There is nothing more magical than the sight of watching your little child attempting to talk in his cute little broken speech. It is like a miracle, isn’t it!
The most exciting events for parents is to hear the baby uttering the first words. But when do babies start talking? Most babies will start saying 3 to 5 words by the age of one year. And as early as 6 months they would babble words.
You probably want to know the various stages of this phase, and in this article, we give you an idea of how your child achieves language development on his own.
Baby Language Development In Early Childhood:
At what age do babies start talking? Behavioral therapists believe that language is a result of reinforcement and imitation. By the time a child reaches three years of age, he would have developed a vocabulary of around 3000 words.
It has been found that infants are able to distinguish between the sounds of different languages. Early childhood marks the children’s ability to comprehend language at a more complicated level.
[ Read: Baby Sign Language ]
The Pre-Talk Phase:
Young children develop their speech wonderfully in just a short time, and you, as a parent, may want to keep track of your child’s speech developments.
Before your child actually learns to speak, he will try to interact with the people around him by the following actions:
- Crying and squealing.
- Using expressions to communicate – frowning, smiling, etc.
- Listening to sounds and trying to respond to them.
- Giggling at something interesting.
- Trying to blurt out something in an attempt to communicate.
- Babbling at the sight of someone they like.
- Looking at toys or pictures, and pointing out to them.
- Copying other’s actions.
- Exploring objects by banging them together, mouthing them, etc.
- Staying calm at the sight of certain known faces.
- Cooing at the sight of certain people.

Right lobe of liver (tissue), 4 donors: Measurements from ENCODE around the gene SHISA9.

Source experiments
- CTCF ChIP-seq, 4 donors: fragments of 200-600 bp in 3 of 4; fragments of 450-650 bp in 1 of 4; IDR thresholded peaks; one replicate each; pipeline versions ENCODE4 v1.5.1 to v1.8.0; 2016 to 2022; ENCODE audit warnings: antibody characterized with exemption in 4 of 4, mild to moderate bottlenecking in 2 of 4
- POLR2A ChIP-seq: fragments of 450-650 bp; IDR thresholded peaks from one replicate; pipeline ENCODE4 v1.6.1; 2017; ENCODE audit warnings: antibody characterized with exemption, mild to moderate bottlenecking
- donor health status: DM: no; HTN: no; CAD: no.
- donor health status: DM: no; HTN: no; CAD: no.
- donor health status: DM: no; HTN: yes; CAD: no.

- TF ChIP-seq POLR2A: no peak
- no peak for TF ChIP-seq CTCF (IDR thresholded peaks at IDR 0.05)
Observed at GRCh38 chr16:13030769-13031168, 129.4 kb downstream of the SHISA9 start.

The First Words:
As your child grows, he will learn to develop and speak more meaningful communication by:
- Using simple words such as “mama” and “dada” for the parents.
- Trying to express yes or no by nodding the head.
- Making up words for certain objects or animals.
- Starting to recognize and learn the names of things they are in contact with for a long time, such as a pet or a toy.
- Using words like up, gone or more.
- Babbling while trying to speak certain complex words.
- Using simple words in an attempt to communicate.
- Following simple instructions such as come here, sit down, clap hands, wave bye, etc.
Parent’s Role In Language Development In Infants:
Researchers have found that the parents play a huge role in language development of a child. Trying to talk to a child using simple words, this in medical terms is known as infant directed speech.
- Infant directed speech will make your baby more used to language communication and encourage him to speak.
- Use shortened and simplified vocabulary and words that your child is familiar with.
- Use exaggerated expressions and shortened speech with some actions if possible to instruct your child and encourage him to talk.
- As children grow, they automatically adapt themselves to their parent’s speaking patterns, and will learn new words every few days.
[ Read: Baby Care ]
What You Can Do?
When your child makes an attempt to speak, smile and listen intently. Praise his attempt to talk. Following the simple tips given below can help your growing pick up words easily and learn to communicate better:
- Break down complex sentences into simple words. Try to expand simple words
- Go through picture books together. Sing songs and rhymes together with your baby.
- Ask him to fetch a particular object and help him describe it.
- Talk about his clothes as you dress him up and the environment around him as he takes a bath.
- Copy your child’s playful sounds and broken words to encourage him to speak.
- Take your child for a walk, go to fun places to help him explore new settings, and talk to him about his experiences there.
- Talk often, using simple sentences.
Remember that your baby is still learning, and every child has his own learning phase. Don’t try to rush through it, just go with the flow.
Hope you liked our post on ways to enhance baby language development. Do let us know of your joyful experiences in watching your child learn to speak in the comments section below.
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